Impeachment as a tool for good governance

Posted: May 11, 2015 in Uncategorized

By Mike Yawe

The gale of impeachments sweeping across the country in the last few weeks has become a source of worry and threat to good governance in the country.
Every democratic society has mechanisms that checkmate its leaders from becoming autocratic. This is in consonance with the words of Lord Acton that “Power corrupts, and absolute power corrupts absolutely”.

Section 143 of the 1999 Constitution provides for the impeachment of both the President and the Vice President while Section 188 of the same Constitution provides for the removal of governors and their deputies. This latter section is a replica of section 170 of the extant 1979 Constitution under which Alhaji Balarabe Musa of the defunct People’s Redemption Party (PRP) of the old Kaduna State was impeached by a House dominated by the also defunct National Party of Nigeria (NPN). He was the only executive Governor removed under that constitution.

“gross misconduct” means a grave violation or breach of the provisions of this Constitution or a misconduct of such nature as amounts in the opinion of the National Assembly to gross misconduct.
Between 2005 and 2007, five governors were impeached by their State Houses of Assembly. The only unifying factor of these impeachments was that none could be said to have followed due process. They were all removed without having regard to constitutional provisions.

The return of democracy in 1999 till date witnessed impeachment processes carried out without recourse to the constitution and the courts had to step in to revert some of this impeachments but the collateral damage to our democracy for such ill conceived, contrived and executed Impeachment s is already taking its toll on our democratic credentials.

Impeachment is now used as a tool of blackmail against elected officials, while some of these impeachments are been challenged in the courts and it will be subjudice to comment on specific cases, we are however constrained to counsel against using impeachment as a tool of vendetta at the least provocation.

The constitution states clear processes to be complied with in impeaching a Governor or deputy, but
what we have seen so far is compliance more in the breach, for instance we have heard of cases where the panel set up by the chief judge sits for a few hours and concludes deliberations on a serious matter as impeachment. It often takes the house less than 30 minutes to move a motion and impeach a sitting elected official as highly placed as a deputy Governor. This is in the least a mockery of the provisions of the impeachment process.

The houses of assembly at the state level, which has the constitutional role of serving as a check on the executive arm of Government have had more impeachments against their presiding officers. As at today there are more than four speakers whose jobs are threatened by impeachments between the last elections and today. It was even reported that the Kebbi house of assembly impeached its speaker while on recess. What was the emergency in carrying out such an impeachment in such a brazen manner?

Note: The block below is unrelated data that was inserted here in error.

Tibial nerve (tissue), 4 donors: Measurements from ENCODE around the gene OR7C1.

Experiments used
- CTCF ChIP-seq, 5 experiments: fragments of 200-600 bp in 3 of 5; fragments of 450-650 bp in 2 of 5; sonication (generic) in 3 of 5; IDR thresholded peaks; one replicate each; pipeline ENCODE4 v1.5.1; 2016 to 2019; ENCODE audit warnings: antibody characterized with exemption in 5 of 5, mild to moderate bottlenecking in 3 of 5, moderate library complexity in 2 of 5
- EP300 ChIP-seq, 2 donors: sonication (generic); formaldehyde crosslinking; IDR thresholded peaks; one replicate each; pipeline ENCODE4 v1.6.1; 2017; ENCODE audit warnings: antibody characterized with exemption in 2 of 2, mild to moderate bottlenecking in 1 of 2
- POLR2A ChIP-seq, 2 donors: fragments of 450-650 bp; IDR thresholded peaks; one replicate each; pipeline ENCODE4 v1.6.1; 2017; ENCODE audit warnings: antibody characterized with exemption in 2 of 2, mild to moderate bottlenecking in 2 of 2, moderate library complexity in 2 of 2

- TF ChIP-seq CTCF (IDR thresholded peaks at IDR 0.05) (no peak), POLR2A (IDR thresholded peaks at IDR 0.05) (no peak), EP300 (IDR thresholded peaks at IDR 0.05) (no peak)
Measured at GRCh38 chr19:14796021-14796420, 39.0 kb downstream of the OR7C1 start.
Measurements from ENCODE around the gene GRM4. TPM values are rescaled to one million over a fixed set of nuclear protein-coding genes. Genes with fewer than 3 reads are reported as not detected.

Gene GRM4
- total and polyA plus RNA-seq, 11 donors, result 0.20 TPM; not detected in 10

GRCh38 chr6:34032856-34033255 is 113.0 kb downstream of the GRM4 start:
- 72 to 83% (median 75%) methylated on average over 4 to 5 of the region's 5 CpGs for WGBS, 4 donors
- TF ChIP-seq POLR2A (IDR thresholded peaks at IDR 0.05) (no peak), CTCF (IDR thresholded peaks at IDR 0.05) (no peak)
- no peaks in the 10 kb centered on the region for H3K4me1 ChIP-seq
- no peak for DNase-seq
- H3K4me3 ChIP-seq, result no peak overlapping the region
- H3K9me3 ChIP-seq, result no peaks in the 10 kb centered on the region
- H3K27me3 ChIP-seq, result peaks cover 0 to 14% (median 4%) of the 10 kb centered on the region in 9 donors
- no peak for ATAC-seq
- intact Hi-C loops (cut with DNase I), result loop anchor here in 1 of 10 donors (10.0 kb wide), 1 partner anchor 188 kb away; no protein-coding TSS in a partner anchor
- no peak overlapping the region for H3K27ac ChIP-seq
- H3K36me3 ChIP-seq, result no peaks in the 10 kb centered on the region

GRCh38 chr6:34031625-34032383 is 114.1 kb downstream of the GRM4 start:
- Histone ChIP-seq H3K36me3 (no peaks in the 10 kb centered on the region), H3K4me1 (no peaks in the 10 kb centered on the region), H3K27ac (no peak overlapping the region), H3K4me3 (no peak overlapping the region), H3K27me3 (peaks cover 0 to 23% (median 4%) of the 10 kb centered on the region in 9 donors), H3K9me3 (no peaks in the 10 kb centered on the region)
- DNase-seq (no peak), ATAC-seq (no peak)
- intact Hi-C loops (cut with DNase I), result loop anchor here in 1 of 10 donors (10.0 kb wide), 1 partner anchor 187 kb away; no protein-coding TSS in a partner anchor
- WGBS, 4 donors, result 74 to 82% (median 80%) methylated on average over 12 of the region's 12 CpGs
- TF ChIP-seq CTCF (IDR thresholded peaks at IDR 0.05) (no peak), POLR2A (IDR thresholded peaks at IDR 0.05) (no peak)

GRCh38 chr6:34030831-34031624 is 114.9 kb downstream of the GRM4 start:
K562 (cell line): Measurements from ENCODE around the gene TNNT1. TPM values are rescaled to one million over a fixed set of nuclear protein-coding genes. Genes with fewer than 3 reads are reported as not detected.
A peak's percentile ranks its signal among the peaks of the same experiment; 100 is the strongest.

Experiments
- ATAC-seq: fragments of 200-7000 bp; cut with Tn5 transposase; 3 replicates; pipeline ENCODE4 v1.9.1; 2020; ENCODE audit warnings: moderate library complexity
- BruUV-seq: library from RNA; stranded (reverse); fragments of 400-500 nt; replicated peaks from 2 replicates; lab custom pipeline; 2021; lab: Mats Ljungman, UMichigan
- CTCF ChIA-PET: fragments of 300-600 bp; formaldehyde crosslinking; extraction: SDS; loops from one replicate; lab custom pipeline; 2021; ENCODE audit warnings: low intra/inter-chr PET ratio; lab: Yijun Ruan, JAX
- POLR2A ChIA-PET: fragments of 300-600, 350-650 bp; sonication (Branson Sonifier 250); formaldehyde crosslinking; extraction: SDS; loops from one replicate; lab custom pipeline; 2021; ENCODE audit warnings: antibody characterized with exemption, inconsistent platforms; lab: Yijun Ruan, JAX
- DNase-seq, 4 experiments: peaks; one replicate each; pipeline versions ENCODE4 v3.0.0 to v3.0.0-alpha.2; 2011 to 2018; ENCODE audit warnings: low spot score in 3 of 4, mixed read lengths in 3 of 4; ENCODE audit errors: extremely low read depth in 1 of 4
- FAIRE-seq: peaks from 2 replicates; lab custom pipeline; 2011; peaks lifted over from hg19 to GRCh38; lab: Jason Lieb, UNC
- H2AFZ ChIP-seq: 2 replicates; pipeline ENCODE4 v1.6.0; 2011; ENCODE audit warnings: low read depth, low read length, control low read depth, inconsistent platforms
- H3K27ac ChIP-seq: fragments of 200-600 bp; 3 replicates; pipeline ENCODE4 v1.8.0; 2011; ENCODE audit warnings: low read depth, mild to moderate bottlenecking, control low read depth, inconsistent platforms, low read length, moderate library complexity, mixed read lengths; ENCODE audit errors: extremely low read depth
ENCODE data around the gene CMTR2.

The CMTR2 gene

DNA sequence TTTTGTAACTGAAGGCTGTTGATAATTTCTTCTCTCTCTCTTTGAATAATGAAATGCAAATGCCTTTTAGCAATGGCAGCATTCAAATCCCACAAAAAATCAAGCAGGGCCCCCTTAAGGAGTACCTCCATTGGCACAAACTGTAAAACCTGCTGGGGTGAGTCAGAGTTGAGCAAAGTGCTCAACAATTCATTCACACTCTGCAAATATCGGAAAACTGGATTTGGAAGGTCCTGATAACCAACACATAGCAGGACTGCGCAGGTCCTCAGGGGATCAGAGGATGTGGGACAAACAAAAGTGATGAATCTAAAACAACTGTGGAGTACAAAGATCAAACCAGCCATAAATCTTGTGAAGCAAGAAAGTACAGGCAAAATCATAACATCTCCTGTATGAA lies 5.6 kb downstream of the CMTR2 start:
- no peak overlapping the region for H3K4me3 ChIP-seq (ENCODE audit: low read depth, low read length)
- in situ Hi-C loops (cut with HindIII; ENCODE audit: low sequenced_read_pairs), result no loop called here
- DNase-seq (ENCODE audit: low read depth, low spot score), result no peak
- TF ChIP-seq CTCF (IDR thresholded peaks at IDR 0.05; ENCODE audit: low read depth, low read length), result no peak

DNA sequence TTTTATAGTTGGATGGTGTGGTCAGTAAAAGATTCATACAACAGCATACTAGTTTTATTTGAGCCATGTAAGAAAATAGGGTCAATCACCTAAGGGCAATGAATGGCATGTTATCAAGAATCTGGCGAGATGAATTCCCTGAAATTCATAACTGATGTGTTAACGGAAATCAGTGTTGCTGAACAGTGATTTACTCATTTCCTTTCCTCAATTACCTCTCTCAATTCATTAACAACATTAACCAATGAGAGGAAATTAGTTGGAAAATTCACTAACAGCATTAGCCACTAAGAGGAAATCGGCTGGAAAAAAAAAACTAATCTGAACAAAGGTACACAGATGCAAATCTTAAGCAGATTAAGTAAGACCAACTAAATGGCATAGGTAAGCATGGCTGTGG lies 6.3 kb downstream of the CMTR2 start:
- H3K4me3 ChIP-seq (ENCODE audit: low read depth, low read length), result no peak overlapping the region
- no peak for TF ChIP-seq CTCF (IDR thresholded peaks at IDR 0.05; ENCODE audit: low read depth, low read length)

National-Assembly1

Curiously, no Governor has received an impeachment notice for failure to pay salaries or abdication of duty on security matters as if often reported in the press over the conduct of some state executives. How do we reconcile a situation where a Governor who is owing 6 months salary donates 500 million Naira to the campaign organisation of his political party.

We implore the various state and National Assembly members to emulate referees of football matches, who even though they have a red card in their pockets only use it as a means of last resort. Football matches would become rancourous and un interesting if every offence is visited with a red card hence we appeal to legislators to use impeachment only where it becomes inevitable.
The relationship between Governors and their deputies which usually deteriorates in their second term arising from succession struggles should be handled with care by both parties.
The voter who stays in the sun defying all odds to vote is interested in good governance and nothing more.

Perhaps at this point, Nigerians will like to know how many bills tailored towards the benefit of the citizens, besides impeaching governors at any whim, these legislators have sponsored and passed into law? Also, what meaningful developments in terms of jobs, infrastructure, economic prosperity, and international recognition, to mention but a few, have they brought to their constituencies? In fact Nigerians are interested in knowing the answers to these questions.

It will not be out of place here to recommend that the impeachment process be made as tedious as the recall process for legislators. A stitch in time they say saves nine, hence we advice that impeachment should not be used as a yard stick for intimidation nor blackmail. The impeachment train has landed at Niger state today, who knows where next it is headed to?

Mike Yawe is of the Radio Nigeria Investment ltd

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